Gateway Inc. posted double-digit gains in sales and earnings for the fourth quarter as its shift toward retail sales helped it compensate for slower growth in its traditional direct marketing channels.
The Sioux City, SD-based computer maker said its profits for the quarter were $129.14 million, up 39 percent from profits of $92.91 million in the year-ago fourth quarter. Earnings per share in the most recent period totaled 81 cents on a fully diluted basis, compared with 59 cents per fully diluted share in the fourth quarter of a year ago. Revenues for the fourth quarter, which ended Dec. 31, totaled $2.31 billion, up 17 percent from revenues of $1.98 billion in the fourth quarter of a year ago.
The company said its average unit prices decreased 14 percent in the fourth quarter to $2,003 vs. $2,326 in the fourth quarter of a year ago.
For the year, Gateway posted revenues of $7.47 billion, up about 19 percent from year-ago revenues of $6.29 billion. Profits for the year were $346.4 million or $2.18 per share, which was more than triple its year-ago profits of $109.8 million or 70 cents per share. The earlier period included one-time charges of $113.84 million.
“We delivered record results across all major aspects of our business in the fourth quarter,” said Gateway president/CEO Ted Waitt. “Improved execution and solid fundamentals allowed us to exit the year with excellent momentum.”
Despite the fiscal gains, however, at least one analyst expressed concern that the company was migrating away from its proven direct-sales model in favor of a retail strategy dependent on the volatile consumer market. The company has opened about 144 Gateway Country catalog-showroom-style retail outlets to sell its computers, including more than 100 during the past year, which accounted for nearly 95 percent of its incremental sales gains in 1998, according to analyst Ashok Kumar of Piper Jaffray, Minneapolis.
“They are morphing from being a traditional direct marketer,” he said. “What we see happening is the incremental store contribution decreasing and a dramatic contraction in telesales.”
Although he said Gateway's strategy has not yet impeded the company's earnings, Kumar said he feared that if the consumer market for computers begins to slow, Gateway will be stuck with the overhead that accompanies brick-and-mortar retailing.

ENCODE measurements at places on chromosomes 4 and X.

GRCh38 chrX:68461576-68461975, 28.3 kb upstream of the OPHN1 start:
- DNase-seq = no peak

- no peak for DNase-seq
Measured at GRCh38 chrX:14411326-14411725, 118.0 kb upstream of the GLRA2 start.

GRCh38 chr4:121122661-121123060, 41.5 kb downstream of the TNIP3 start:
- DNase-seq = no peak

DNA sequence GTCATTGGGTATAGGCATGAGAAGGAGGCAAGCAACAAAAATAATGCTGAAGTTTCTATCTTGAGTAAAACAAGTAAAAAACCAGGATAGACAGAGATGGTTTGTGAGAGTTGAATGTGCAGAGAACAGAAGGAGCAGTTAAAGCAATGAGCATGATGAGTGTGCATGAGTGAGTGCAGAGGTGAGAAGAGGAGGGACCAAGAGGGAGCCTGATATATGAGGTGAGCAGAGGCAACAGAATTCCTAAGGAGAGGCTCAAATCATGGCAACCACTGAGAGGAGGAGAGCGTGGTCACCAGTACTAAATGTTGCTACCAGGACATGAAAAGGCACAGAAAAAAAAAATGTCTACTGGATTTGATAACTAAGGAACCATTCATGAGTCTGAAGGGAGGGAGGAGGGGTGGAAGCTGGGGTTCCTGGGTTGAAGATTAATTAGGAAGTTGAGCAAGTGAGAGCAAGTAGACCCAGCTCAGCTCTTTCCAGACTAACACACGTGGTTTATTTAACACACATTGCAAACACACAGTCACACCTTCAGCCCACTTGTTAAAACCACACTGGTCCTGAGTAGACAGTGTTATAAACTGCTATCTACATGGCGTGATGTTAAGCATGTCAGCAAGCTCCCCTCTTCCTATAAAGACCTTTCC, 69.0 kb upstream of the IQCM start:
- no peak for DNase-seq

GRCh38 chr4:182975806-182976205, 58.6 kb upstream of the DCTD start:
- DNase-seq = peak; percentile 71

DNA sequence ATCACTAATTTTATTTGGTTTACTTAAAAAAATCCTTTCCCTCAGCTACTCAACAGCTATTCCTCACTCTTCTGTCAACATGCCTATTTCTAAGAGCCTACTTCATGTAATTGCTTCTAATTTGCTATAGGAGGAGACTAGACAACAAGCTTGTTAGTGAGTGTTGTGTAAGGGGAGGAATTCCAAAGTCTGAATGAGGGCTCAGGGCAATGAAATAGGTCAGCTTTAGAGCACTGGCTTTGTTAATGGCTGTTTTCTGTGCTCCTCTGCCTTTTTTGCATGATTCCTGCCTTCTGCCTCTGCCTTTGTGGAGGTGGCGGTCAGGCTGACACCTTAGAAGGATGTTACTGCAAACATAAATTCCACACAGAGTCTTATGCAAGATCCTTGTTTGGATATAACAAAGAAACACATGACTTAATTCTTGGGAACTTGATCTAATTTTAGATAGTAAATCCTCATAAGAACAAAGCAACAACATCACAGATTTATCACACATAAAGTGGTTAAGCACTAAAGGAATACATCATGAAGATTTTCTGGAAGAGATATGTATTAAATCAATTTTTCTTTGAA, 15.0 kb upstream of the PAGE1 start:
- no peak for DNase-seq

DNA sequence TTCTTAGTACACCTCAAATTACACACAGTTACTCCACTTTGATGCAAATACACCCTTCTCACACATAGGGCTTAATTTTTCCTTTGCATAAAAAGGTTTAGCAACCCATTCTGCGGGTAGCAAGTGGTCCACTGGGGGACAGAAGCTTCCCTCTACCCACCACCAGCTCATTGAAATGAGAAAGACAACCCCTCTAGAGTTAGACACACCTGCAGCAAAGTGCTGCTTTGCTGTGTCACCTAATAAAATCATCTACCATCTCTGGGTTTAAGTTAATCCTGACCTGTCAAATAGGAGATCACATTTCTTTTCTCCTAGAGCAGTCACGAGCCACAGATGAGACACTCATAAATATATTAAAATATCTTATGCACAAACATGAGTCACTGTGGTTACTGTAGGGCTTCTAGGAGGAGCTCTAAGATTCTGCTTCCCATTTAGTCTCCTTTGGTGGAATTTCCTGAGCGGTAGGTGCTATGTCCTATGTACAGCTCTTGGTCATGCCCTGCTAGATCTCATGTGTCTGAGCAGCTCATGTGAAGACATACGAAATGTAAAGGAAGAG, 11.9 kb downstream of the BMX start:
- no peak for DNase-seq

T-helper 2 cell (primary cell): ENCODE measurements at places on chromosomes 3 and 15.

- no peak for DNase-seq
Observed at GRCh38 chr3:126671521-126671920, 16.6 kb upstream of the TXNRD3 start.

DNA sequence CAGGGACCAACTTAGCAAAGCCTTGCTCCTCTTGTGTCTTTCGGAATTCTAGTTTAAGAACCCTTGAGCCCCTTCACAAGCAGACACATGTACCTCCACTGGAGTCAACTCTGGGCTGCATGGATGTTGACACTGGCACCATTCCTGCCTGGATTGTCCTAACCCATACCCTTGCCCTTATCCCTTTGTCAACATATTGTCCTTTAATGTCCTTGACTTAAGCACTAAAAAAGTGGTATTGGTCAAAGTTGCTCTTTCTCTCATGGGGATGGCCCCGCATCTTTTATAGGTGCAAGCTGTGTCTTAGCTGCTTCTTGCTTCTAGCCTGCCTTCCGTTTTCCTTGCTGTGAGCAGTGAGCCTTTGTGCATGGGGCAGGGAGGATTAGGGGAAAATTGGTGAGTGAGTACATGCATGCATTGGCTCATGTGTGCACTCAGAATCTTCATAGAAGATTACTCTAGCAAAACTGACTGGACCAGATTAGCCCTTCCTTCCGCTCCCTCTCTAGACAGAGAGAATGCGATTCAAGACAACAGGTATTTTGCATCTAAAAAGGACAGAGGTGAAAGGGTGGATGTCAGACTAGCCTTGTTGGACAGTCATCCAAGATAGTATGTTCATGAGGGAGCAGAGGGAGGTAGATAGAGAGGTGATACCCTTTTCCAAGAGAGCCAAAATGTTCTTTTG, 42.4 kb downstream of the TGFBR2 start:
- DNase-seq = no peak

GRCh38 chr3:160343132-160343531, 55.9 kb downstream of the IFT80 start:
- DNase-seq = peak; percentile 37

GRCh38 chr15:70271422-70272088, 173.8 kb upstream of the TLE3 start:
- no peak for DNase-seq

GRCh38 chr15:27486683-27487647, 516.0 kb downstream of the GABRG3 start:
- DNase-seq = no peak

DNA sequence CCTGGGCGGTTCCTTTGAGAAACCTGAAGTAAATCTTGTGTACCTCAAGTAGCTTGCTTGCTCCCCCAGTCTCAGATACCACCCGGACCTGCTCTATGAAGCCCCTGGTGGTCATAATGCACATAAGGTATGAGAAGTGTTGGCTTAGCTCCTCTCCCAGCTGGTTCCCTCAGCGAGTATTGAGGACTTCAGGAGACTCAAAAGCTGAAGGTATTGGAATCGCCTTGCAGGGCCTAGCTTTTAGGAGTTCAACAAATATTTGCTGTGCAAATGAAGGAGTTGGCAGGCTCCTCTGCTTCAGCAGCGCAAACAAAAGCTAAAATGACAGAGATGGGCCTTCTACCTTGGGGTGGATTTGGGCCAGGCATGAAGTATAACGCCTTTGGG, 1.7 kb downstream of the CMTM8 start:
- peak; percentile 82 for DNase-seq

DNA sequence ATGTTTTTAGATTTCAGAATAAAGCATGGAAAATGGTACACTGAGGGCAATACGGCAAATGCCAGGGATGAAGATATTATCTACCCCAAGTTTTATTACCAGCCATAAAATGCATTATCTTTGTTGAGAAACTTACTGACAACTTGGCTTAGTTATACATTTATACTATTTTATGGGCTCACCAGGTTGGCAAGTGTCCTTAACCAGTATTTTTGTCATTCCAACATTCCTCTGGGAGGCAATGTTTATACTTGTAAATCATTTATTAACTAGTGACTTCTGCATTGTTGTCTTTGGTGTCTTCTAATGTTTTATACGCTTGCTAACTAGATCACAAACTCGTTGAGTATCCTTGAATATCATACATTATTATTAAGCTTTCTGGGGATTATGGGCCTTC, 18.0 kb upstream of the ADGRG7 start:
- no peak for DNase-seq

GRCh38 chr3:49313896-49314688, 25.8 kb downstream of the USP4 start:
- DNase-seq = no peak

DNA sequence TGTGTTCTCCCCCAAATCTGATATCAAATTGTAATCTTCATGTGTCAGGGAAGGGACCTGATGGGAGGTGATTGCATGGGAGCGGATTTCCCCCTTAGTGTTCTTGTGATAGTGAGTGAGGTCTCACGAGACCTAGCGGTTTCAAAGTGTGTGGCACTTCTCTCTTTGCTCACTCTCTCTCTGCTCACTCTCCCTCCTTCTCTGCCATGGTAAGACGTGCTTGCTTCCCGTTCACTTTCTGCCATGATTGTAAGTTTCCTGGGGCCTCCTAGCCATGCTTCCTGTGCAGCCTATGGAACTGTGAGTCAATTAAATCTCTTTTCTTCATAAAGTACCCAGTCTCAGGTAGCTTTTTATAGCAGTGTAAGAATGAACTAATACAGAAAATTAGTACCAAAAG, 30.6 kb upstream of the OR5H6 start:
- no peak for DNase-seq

But another analyst, Jimmy Johnson of A.G. Edwards & Sons, St. Louis, said he thinks the retail outlets — which are annualizing at about $4 million in sales per unit — are proving themselves to be a productive investment.
“The Gateway Country Store is just a touch-and-feel front for their direct marketing strategy,” he said. “They don't have any inventory there.”
In addition, he said, the stores are doubling as satellite bases for the company's outbound sales force.
Kumar also criticized Gateway's year-end report because the company's growth in unit sales was below its own projections. The company said it sold 1.15 million machines in the quarter, an increase of 35 percent year-over-year, but lower than the 40-percent increase the company had predicted.
Johnson, however, countered that the increase was respectable in its own right. “It was just an all-around great quarter,” he said, adding that Gateway's improved margins and gains in Europe also contributed to his favorable outlook on the company's stock.
Citing the success of its YourWare initiative and Gateway Country, Gateway said its European region posted a 20.9 percent increase in units for the fourth quarter and a 1.6 percent increase in revenues, compared with the prior-year fourth quarter. In the Americas, unit sales grew 34.5 percent and revenues grew 15.9 percent vs. the fourth quarter of a year ago, and in the Asia Pacific region, unit sales grew 73.9 percent and revenues 50.6 percent.
Shares traded up $4.50, closing at $62.50 on Jan. 22, the day following Gateway's earnings announcement.